Smuggling of goods was a major industry along the lonely coastline of north Norfolk, with its easy access to the Low Countries and northern France. Kipling’s well-known poem neatly summarises the main goods brought in by the smugglers throughout the country, not just in Norfolk.
Five and twenty ponies,
Trotting through the dark –
Brandy for the Parson, ‘Baccy for the Clerk.
Laces for a lady; letters for a spy,
Watch the wall my darling while the Gentlemen go by!
What Kipling omitted, however, was another source of trade for the smugglers : silk.
The History of Regulations on Foreign Silk
English silk manufacturers in the 18th century were assiduous in working to protect their businesses from foreign imports. As a result, bans on bringing foreign silk into the country dated back to the very beginning of the eighteenth century. It was all part of the ‘mercantilist’ ideas of the time, which emphasised the importance of exports as a way of producing wealth for the country as a whole.
Parliament banned the use of manufactured fabrics mixed with Asian silks as early as 1700. In 1706, a ban was placed on French ribbons and laces. By 1749, all imports of foreign gold and silver lace were prohibited. Ready-made garments of foreign silk, plus foreign silk fabrics and velvet, were banned in 1765. Those found ignoring these regulations could be fined the enormous amount of £100 (perhaps £25,000 in today’s spending power) and have all the illegal goods seized.
Demand Creates Supply
The trouble with all such prohibitions and punitive customs duties in the eighteenth century was simple. By producing a shortage of desirable goods, and driving up the price of legal imports to excessive levels, the authorities made smuggling highly profitable. The elite members of society wanted fine silk clothes and were not especially careful where they came from — especially if those offered by the ‘free traders’ could be obtained more cheaply than those from legitimate sources.
Smuggling had grown hugely in eighteenth-century Britain as a direct result of the shift in taxation from direct taxes on wealth to indirect taxes on goods. High duties were placed on commodities that could not be satisfied by domestic production, in a effort to finance Britain’s constant wars in the period. As a result, consumers looked to ways to avoid these taxes. Indeed, few seemed to have felt any great scruples in buying contraband goods. Parson Woodforde happily received brandy from the local smuggler. Even Robert Walpole, Britain’s first prime minister, ignored his own government’s regulations to fill his cellars at Houghton Hall with contraband wines and spirits.
With silks and fine fabrics, the obvious demand came from the fashion-conscious, those desiring to deck out themselves and their homes with the finest brocades and velvets, and all those who valued French influence on fashion and style as evidence for superior taste. Since many of these customers for contraband were aristocrats and gentry, the authorities often found themselves powerless to intervene, let alone prosecute. The best they could do was try to disrupt the supply by chasing down the smugglers. Like today’s drug dealers, these free traders saw the occasional loss of a cargo or prosecution of some ‘small fry’ as the natural cost of doing business.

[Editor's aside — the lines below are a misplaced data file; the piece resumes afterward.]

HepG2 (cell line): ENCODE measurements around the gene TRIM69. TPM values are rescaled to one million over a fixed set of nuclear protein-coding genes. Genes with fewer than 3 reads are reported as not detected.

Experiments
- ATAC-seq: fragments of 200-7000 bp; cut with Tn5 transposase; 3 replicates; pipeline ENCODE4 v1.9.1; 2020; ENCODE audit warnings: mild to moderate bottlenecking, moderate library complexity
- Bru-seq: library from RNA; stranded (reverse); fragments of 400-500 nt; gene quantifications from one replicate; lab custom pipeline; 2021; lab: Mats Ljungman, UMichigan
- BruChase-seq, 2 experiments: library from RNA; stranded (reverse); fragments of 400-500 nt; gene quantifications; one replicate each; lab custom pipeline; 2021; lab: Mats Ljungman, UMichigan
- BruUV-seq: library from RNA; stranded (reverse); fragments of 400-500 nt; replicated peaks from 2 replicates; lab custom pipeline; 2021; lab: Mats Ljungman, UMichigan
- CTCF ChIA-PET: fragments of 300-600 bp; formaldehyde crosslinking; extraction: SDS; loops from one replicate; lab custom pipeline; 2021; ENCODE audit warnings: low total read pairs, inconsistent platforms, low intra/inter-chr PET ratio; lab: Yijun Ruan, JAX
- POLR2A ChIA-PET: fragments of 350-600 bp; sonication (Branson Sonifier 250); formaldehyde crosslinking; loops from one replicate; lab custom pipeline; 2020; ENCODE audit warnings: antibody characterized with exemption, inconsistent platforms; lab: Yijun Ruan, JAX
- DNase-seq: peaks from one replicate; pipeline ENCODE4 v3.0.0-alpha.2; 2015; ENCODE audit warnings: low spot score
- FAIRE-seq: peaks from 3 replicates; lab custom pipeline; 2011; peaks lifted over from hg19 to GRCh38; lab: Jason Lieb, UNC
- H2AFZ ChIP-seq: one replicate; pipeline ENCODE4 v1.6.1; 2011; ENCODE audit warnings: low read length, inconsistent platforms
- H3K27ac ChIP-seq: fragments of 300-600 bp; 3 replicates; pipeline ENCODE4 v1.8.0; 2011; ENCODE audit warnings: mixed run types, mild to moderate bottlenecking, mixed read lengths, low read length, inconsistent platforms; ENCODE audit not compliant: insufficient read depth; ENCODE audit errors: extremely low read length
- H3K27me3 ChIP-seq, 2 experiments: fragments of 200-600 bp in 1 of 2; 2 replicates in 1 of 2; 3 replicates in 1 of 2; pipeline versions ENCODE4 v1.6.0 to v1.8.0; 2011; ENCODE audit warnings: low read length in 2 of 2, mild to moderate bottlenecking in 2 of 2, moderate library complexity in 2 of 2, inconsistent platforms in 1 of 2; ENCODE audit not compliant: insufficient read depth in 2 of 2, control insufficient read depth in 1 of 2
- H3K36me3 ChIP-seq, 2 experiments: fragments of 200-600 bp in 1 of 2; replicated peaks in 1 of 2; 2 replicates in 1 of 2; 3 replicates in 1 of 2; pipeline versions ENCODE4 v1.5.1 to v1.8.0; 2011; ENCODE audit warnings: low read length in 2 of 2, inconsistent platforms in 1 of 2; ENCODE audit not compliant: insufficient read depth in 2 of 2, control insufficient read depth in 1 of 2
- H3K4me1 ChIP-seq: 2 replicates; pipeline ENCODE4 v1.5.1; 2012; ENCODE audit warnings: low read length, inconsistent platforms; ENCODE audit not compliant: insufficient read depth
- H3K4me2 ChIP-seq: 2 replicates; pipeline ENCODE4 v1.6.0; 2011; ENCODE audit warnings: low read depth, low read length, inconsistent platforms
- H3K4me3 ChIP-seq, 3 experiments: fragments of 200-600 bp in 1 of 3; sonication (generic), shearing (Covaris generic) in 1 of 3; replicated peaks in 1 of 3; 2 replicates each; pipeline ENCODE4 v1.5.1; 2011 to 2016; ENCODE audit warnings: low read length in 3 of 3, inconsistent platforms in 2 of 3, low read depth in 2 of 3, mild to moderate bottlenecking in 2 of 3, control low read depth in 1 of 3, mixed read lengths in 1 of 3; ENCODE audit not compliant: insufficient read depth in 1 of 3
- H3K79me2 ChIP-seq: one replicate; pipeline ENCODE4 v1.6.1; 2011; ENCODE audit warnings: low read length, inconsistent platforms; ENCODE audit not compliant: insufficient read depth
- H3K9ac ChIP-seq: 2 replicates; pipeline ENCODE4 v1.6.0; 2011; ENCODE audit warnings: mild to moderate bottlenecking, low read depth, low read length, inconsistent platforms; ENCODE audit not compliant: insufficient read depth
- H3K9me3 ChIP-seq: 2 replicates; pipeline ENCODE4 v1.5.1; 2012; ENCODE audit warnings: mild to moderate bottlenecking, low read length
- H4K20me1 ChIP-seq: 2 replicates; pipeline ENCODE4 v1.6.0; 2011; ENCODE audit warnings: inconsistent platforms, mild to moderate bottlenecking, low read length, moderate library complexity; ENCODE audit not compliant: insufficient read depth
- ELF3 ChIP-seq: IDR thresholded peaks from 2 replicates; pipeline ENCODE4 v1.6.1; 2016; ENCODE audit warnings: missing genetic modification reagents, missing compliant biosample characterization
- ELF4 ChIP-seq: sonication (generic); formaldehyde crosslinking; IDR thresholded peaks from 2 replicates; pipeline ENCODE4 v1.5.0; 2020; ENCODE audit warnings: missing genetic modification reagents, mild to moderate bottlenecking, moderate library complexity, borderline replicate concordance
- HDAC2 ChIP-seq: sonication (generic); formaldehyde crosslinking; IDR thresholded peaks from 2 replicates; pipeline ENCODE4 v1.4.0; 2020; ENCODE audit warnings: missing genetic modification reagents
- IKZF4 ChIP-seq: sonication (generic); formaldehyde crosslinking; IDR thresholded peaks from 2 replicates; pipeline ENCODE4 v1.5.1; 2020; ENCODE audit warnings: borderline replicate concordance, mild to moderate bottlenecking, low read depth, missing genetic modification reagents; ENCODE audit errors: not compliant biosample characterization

The staples of the free trade were generally high-value, bulk imports, such as tea, tobacco, and brandy. Nevertheless, silks and laces made a welcome addition to the smuggler’s profits. Textiles fitted well into the many opportunities for small-scale smuggling by individuals as well as organised gangs. They could be obtained from many sources, Asian and European. They could be folded and hidden inside boxes and packages. Individual travellers could hide them in their luggage. Officials of The East India Company, many of whom were allowed to make ‘personal imports’, quietly exceeded their legitimate allowances. Official cargoes on East India Company vessels were an ideal source of deliberate pilfering and diversion.
Despite all the efforts of the government and British manufacturers, French and Far Eastern fabrics remained highly fashionable throughout the eighteenth century. Asian silks in particular offered elaborate patterns and bright colours that were typically not available from domestic manufacturers — at least until the burgeoning demand forced them to attempt to catch up.
For example, silk handkerchiefs, a staple of item of dress for men and women, were smuggled in large quantities from Asian sources. Kashmiri shawls started a strong fashion trend, so much so that Norwich manufacturers produced fine woollen shawls using copied patterns. They proved so successful that there was enough demand for ‘Norwich shawls’ to help prop up the city’s declining weaving industry — a decline caused mostly by the shift to bright cotton cloth produced in Lancashire and machine-made woollens from Yorkshire mills.